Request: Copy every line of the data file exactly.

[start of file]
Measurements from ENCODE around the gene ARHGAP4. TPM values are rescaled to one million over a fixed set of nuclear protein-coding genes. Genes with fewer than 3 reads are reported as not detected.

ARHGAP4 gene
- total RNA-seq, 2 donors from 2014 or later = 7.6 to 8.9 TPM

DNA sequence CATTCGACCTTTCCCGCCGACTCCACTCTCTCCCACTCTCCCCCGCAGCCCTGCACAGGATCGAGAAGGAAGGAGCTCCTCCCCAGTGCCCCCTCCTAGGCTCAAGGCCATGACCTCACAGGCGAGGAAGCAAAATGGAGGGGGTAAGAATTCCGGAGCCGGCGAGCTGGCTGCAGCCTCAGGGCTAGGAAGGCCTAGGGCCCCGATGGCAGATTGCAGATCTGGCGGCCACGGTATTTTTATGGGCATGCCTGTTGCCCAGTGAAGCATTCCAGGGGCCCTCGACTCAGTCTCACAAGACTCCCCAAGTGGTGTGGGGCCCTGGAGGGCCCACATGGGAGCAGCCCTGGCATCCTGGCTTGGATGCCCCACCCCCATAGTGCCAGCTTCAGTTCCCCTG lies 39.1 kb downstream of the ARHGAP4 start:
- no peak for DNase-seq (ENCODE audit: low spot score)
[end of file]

Measurements from ENCODE around the gene ARHGAP4. TPM values are rescaled to one million over a fixed set of nuclear protein-coding genes. Genes with fewer than 3 reads are reported as not detected.

ARHGAP4 gene
- total RNA-seq, 2 donors from 2014 or later = 7.6 to 8.9 TPM

DNA sequence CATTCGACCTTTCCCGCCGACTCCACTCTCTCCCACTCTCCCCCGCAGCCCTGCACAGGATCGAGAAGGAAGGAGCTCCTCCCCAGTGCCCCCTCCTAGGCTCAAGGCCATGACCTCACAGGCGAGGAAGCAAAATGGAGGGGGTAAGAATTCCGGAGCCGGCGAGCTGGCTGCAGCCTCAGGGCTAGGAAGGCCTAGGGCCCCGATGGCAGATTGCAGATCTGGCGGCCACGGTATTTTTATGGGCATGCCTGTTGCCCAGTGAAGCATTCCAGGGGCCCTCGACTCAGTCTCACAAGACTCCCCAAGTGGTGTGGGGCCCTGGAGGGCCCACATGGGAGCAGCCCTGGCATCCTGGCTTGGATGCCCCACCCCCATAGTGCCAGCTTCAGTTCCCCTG lies 39.1 kb downstream of the ARHGAP4 start:
- no peak for DNase-seq (ENCODE audit: low spot score)